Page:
Past perfect continuous tense

Past perfect continuous tense

By Alena Lien, 

7 April 2021

Click below to expand each section. 

Form



Affirmative sentences 


[subject] + ["had been"] + [present participle of verb]


Contractions of "had" with pronouns:

I had = I'd

You had = You'd

He had = He'd

She had = She'd

We had = We'd

They had = They'd

It had = It'd



Please note: The contraction "I'd" can also mean "I would." The past participle usually follows "had," and not "would."


It is possible to have the verb "have" as both the auxiliary and main verb.


  • "He'd been having a difficult time at school."

  • "We'd been looking everywhere for him until he finally called us."



Negative sentences 


[subject] + ["had not been"] + [verb]


  • "I hadn't been feeling well and went to bed early."

  • "He hadn't been sleeping much before the exam."



Questions 


["had"] + [subject] + ["been"] + [verb]


[question word] + ["had"] + [subject] + ["been"] + [verb]



Questions in the past perfect continuous are not that common in everyday English. To me, native speakers will often use other tenses and idiomatic phrases to ask the same thing.


  • "Had he been thinking about the offer?"

  • "How long had she been working in the retail industry before this job?"



It is possible to make negative questions even though their use is quite specific. The structure for full forms and contracted forms are slightly different. However, contracted forms are preferred in general.



Contracted form:

["hadn't"] + [subject] + ["been"] + [verb]


[question word] + ["hadn't"] + [subject] + ["been"] + [verb]


  • "Hadn't he been thinking about the offer?"

  • "Why hadn't she been sleeping?"



Full form:

["had"] + [subject] + ["not been"] + [verb]


[question word] + ["had"] + [subject] + ["not been"] + [verb]


  • "Had he not been thinking about the offer?"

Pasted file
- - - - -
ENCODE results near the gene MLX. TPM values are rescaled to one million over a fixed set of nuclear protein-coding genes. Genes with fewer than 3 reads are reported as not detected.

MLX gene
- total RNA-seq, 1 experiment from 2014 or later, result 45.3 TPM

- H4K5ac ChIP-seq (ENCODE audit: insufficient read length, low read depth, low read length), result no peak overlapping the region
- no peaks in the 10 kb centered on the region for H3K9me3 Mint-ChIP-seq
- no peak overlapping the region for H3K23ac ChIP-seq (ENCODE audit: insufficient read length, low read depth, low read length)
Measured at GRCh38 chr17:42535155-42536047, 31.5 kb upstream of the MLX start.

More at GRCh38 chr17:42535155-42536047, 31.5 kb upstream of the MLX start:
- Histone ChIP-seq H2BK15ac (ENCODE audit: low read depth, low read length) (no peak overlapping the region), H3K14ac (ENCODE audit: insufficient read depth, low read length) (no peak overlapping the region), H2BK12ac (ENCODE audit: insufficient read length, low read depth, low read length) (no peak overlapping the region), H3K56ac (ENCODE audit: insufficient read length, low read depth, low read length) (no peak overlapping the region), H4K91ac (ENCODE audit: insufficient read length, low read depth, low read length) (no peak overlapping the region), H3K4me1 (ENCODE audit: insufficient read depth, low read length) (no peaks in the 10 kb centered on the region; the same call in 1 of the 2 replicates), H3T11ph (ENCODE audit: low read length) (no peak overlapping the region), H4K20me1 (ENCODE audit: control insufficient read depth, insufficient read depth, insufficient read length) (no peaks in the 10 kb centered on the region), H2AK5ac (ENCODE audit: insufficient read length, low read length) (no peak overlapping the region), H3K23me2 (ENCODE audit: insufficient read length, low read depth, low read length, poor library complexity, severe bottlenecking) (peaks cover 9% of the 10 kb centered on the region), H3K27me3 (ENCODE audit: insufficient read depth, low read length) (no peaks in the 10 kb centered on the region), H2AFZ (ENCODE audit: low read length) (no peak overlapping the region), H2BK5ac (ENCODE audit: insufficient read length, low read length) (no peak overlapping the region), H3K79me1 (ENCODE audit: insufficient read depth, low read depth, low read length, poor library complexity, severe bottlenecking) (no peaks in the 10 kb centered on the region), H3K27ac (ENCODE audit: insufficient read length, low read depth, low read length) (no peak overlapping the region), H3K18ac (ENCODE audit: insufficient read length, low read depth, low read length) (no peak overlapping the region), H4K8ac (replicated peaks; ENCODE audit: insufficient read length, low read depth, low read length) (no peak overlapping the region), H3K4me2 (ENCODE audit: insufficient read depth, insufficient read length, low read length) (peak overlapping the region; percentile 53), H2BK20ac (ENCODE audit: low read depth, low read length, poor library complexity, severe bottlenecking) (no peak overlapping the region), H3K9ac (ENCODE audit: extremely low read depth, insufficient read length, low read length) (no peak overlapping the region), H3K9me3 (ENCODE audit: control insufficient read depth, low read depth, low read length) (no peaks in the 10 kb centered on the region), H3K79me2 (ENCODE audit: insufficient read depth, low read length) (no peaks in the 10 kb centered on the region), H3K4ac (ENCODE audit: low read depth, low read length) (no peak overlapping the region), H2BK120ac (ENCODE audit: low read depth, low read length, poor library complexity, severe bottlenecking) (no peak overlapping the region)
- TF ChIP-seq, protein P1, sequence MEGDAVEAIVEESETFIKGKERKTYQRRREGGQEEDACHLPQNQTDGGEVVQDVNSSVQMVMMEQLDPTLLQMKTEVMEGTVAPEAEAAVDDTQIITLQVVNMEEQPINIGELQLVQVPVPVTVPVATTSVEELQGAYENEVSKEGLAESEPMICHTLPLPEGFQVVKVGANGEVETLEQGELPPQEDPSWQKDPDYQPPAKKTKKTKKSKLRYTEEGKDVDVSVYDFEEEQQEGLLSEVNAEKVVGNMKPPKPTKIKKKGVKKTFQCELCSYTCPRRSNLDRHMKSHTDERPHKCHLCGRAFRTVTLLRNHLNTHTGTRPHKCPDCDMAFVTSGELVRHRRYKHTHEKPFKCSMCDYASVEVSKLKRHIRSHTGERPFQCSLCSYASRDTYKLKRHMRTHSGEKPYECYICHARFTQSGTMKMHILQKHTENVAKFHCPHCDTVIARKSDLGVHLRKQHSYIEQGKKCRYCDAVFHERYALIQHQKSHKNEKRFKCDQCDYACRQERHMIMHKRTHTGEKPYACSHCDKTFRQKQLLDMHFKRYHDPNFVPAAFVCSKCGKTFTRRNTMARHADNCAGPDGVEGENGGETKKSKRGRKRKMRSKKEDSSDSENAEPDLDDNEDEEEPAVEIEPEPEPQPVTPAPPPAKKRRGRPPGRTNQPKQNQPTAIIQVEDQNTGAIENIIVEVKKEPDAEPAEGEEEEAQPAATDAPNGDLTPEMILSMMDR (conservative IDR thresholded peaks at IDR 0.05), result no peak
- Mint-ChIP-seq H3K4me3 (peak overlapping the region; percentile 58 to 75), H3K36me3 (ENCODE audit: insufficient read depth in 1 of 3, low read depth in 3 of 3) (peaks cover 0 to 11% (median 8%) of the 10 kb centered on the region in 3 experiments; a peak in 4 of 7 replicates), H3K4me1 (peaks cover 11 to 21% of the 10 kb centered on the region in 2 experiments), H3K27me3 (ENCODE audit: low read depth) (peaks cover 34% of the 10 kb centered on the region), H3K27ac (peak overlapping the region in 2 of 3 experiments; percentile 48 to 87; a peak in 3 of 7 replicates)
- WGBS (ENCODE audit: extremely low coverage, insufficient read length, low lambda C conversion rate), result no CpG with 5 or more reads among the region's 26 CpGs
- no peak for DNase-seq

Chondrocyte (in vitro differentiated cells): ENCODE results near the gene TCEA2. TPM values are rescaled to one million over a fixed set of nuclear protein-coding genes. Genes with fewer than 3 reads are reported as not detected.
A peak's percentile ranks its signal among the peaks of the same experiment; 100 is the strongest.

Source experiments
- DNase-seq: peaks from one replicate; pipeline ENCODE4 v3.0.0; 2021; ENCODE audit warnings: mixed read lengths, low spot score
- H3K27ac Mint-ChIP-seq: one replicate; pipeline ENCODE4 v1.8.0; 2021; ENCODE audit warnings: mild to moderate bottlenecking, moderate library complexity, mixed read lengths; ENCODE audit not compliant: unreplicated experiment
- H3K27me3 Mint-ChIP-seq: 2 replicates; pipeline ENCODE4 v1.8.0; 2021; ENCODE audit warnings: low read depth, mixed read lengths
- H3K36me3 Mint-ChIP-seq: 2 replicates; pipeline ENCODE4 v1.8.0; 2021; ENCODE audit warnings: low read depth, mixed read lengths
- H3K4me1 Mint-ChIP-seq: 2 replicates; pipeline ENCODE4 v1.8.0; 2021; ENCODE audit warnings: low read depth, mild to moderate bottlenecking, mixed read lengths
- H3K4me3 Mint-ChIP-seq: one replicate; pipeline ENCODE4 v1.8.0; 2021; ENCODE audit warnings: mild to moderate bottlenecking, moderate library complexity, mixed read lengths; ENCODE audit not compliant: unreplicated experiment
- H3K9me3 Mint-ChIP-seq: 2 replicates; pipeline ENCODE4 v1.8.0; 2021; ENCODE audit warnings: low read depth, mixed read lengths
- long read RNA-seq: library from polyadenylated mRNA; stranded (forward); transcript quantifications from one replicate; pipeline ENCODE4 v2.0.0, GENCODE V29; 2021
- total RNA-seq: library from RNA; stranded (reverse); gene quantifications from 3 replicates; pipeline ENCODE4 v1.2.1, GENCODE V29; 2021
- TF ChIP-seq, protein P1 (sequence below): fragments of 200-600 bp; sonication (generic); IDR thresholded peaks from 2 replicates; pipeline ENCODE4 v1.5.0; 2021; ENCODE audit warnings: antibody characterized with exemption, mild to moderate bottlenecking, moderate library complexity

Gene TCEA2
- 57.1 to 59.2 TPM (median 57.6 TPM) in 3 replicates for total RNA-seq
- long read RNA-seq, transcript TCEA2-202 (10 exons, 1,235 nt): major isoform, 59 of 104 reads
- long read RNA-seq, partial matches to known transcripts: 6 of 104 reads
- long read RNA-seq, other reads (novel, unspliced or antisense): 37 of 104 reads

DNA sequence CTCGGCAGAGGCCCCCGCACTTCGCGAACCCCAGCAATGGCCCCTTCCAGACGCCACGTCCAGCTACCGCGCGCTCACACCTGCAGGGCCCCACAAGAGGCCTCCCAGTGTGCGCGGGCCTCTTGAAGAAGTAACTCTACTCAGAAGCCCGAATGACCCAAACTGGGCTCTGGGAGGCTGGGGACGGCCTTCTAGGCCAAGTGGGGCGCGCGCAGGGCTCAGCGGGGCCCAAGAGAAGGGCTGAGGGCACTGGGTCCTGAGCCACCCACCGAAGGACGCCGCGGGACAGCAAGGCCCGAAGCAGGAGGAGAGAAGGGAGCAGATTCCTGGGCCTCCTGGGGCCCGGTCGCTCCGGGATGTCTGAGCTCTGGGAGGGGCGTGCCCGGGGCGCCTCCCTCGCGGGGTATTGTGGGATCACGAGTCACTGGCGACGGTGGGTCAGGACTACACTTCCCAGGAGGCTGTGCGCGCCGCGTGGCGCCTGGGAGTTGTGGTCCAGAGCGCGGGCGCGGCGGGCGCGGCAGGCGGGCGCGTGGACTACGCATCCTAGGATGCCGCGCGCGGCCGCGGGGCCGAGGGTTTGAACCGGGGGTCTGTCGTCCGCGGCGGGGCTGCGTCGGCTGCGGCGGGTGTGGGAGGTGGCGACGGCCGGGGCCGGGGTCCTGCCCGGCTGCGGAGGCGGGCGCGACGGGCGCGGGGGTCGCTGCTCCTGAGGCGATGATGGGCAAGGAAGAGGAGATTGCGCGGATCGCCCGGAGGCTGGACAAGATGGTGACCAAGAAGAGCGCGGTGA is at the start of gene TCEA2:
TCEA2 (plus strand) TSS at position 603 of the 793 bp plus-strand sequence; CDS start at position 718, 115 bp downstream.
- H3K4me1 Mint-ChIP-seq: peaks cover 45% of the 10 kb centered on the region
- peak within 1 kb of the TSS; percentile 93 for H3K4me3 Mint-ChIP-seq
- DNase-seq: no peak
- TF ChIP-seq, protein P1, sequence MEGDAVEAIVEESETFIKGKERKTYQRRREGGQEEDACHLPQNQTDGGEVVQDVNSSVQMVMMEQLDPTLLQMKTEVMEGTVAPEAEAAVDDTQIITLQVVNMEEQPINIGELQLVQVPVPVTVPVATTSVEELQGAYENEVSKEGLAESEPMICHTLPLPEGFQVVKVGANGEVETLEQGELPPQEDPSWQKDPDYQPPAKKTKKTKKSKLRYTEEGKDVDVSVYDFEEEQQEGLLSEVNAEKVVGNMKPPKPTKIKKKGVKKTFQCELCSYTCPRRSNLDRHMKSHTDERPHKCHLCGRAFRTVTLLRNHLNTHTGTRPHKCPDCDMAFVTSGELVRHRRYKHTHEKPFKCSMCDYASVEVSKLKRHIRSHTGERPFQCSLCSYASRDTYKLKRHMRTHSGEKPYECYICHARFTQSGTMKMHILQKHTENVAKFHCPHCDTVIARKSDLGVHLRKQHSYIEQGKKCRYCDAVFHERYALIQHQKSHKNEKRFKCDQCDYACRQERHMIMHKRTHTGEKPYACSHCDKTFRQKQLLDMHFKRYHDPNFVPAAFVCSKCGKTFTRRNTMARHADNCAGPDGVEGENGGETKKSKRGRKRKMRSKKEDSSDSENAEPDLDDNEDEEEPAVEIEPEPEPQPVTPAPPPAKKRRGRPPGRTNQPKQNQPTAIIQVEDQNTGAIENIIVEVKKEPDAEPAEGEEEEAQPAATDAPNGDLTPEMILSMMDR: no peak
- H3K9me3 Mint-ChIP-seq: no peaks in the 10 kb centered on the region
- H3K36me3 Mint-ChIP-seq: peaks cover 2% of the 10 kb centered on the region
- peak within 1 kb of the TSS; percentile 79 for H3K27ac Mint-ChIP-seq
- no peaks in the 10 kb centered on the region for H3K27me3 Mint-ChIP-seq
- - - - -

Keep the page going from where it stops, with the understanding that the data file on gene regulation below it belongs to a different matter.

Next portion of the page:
• "Why had she not been sleeping?"




Dynamic vs Static verbs



When it comes to continuous tenses, generally it should be used with dynamic verbs, not stative verbs.


Dynamic verbs (or action verbs) indicate action or progress - like "eat," "walk," "grow," "cook," etc.


Stative verbs (or event verbs) indicate a state or condition - that do not show qualities of change or progress. Like "believe," "love," "belong," "know," etc.


And then, there are verbs that are both dynamic and stative which can be used in continuous tenses. Like "think," "be," "have," "see" and "taste."



  • "I'd been doing so well until this question came up."

Not - "I'd been understanding so well until this question came up."



Having said that, it is also common for native speakers to use continuous tenses with stative verbs even if it is grammatically incorrect. Usually this is done to express exaggeration or emphasise their feelings.



Grammatically incorrect but (somewhat acceptable) slang examples:

  • "I'd been liking their music until they came out with their latest album."

  • "She'd been wanting more from life but eventually gave up."



Timeline



Here, it is kind of a combination of both the past perfect and past continuous tenses.


Events are usually ongoing activities that started before a particular time in the past and continues up to that time in the past.


A way of looking at the past perfect continuous is by asking, "Until this point, what was happening?"




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Uses



1.   To refer to past activities that were still ongoing before a certain point in the past.



  • "He'd been feeling unwell and finally went to see a doctor yesterday."

  • "We got a refund last week. Apparently we'd been paying more than we were supposed to."



- You can also use this to describe the duration of a past activity.


This is often used with "for" and "since."


  • "We'd been waiting outside for an hour until they finally let us in."

  • "They'd been arguing since Wally lost his job two months ago."




2.   To explain why something happened.



  • "I didn't receive your emails because you'd been sending them to the wrong email address."

  • "He was so tired. He'd been working all night to finish his homework."




3.   Used with "if" in conditional sentences when a different past is imagined.



  • "If he'd been going to classes, then he wouldn't have been expelled."

  • "We would've been at the concert by now if you hadn't been playing games all day."




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